By now, we know that there are many facets to wellness; the physical, mental, emotional, and spiritual pillars of our lives intertwine in ways that either help, or hurt, our wellbeing. Being a wellness “it girl” can look like: drinking enough water, eating a plentiful diet rich in whole, nutritious foods, moving our body on most days of the week, and practicing our self care routines. However, one major component often goes by the wayside. So major, in fact, that we would be unable to do any of the above without it! It's the one part of life that requires stillness, quiet, and darkness and provides our bodies with endless benefits. Any guesses?
When we don’t get adequate sleep–whether that be in time or in quality–we’re more likely to become ill, gain weight, and feel anxious and/or depressed. Our cognitive skills, including memory, concentration, and reasoning, are also likely to suffer as a result. A lack of sleep can also lead to an increased risk of chronic diseases, including obesity, type 2 diabetes, and cardiovascular disease. However, when we do get enough rest, the benefits to our physical and emotional health, our cognition, and even the ways in which we show up in our relationships and in our professional lives are powerful. We spend an estimated one-third of our day asleep, making it crucial to understand how to maximize its benefits in order to be the best version of ourselves.
With that in mind, let’s take a closer look at the connection between sleep and mood, the how and why to develop a sleep routine, and how to balance sleep on a daily basis, whether it’s a weekday or a weekend.
Sleep and Mood
Many of us are familiar with the irritability and moodiness that accompany a bad night’s sleep, whether we were tossing and turning or just got to sleep past our normal bedtime. However, once we’ve caught up on sleep, our mood often returns back to baseline. Sleep and mood are bidirectional, meaning that sleep affects mood, but mood also affects sleep. A lack of sleep can cause us to feel more than just fatigued the next day, while anxiety and agitation can make it harder to sleep, even when we’re exhausted. So, it’s not surprising that constant stress also makes it difficult to sleep, creating a vicious sleep/stress cycle. Waking up feeling unrefreshed and less able to deal with the day ahead increases stress and anxiety about sleep the next night, thereby making us feel even worse.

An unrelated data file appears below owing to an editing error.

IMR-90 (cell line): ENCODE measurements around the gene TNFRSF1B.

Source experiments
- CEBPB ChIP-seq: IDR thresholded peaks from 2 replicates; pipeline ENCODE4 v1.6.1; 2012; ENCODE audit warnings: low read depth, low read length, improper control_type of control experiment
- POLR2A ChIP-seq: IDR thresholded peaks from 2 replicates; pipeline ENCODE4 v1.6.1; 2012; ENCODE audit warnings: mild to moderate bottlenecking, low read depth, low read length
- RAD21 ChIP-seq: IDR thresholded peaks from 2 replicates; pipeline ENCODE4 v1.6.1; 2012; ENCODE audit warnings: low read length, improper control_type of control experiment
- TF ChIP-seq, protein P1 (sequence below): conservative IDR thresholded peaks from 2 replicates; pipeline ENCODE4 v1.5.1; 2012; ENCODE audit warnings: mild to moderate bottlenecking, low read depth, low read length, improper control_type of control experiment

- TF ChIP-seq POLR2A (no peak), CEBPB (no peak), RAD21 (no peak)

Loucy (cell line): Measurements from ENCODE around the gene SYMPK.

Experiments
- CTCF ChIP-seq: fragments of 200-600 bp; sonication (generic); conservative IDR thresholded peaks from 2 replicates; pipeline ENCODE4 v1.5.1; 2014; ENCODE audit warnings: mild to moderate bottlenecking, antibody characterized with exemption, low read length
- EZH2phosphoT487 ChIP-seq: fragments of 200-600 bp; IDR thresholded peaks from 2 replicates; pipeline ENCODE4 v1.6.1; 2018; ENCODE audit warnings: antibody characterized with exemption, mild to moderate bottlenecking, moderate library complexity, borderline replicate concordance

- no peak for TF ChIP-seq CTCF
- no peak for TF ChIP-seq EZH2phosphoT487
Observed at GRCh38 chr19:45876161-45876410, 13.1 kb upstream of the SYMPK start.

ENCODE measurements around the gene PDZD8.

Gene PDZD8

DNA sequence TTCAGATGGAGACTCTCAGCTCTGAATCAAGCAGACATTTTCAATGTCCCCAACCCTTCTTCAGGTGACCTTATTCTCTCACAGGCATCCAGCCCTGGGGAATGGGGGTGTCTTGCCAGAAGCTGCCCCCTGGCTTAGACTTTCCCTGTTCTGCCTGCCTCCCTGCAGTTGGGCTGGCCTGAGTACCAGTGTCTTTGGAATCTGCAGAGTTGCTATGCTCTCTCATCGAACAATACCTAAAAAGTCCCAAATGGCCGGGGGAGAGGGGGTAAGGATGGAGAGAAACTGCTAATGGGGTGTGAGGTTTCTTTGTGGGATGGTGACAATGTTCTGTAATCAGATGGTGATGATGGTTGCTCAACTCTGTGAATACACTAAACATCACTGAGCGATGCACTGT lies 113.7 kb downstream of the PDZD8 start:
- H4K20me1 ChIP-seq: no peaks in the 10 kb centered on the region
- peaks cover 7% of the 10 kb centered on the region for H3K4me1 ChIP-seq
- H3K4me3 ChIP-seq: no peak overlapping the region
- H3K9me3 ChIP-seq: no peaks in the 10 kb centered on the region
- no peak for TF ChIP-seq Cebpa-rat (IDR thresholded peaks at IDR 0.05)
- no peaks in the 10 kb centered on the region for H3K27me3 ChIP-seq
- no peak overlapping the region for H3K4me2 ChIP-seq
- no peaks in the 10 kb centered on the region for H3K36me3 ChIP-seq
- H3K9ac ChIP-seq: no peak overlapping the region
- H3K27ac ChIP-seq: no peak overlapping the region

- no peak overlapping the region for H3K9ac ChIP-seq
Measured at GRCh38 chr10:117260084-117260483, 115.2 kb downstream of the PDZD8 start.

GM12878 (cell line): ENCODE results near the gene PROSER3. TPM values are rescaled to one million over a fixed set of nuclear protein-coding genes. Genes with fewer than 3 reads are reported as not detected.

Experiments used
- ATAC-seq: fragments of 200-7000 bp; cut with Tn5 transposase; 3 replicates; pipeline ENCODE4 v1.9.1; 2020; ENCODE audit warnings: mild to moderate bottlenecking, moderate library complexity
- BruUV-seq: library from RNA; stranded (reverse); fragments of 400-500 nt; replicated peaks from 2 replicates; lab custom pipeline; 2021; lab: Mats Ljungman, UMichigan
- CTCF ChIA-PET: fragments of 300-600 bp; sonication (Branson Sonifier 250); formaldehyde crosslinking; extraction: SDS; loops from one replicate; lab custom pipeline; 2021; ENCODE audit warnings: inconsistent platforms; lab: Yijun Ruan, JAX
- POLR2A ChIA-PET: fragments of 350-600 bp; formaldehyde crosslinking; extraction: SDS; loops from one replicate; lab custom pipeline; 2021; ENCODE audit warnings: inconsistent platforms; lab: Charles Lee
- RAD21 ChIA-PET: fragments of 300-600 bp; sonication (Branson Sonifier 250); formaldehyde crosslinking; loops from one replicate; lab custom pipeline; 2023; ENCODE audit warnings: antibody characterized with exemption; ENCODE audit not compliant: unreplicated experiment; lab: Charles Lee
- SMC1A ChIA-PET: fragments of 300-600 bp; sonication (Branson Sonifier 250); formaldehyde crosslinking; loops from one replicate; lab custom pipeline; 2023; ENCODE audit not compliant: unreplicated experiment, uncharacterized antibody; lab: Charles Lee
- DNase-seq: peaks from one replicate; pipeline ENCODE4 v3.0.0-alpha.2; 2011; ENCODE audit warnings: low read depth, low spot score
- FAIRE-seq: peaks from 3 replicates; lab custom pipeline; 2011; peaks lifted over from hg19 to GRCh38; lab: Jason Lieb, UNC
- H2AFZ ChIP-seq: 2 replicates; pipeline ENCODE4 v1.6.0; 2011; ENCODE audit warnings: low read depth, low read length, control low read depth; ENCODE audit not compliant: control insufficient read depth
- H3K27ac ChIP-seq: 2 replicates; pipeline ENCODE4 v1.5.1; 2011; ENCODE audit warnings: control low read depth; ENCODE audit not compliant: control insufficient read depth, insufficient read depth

A University of Pennsylvania study found that subjects who were limited to only 4.5 hours of sleep a night for one week reported feeling more stressed, angry, sad, and mentally exhausted. When the subjects resumed normal sleep (defined as 8-9 hours per night), they reported a dramatic improvement in mood. This study shows that although sleep deprivation is serious, there are ways to resume a normal mood though catching up on Zs.
Sleep is a vital function of life, and it comes with various benefits. When we sleep, our brain is active, working to filter, sort, and process information, memories, and emotions. When we sleep enough, we give our brain adequate time to focus on our learning and memory, allowing ourselves to take in new information and remember our favorite memories. Waking up rested and refreshed is a signal that our brain is ready for the day ahead. Our brain relies on sleep to process emotions, so we know how to react in certain situations. When we don’t sleep enough, we cut short the time we need to recognize emotions; sleep deprivation leads to having more negative emotional reactions and fewer positive ones. Sleep lets us hit the reset button on a bad day, allow our brain to rest, and be better prepared to meet challenges and stressors the next day.
Sleep and Brain Activity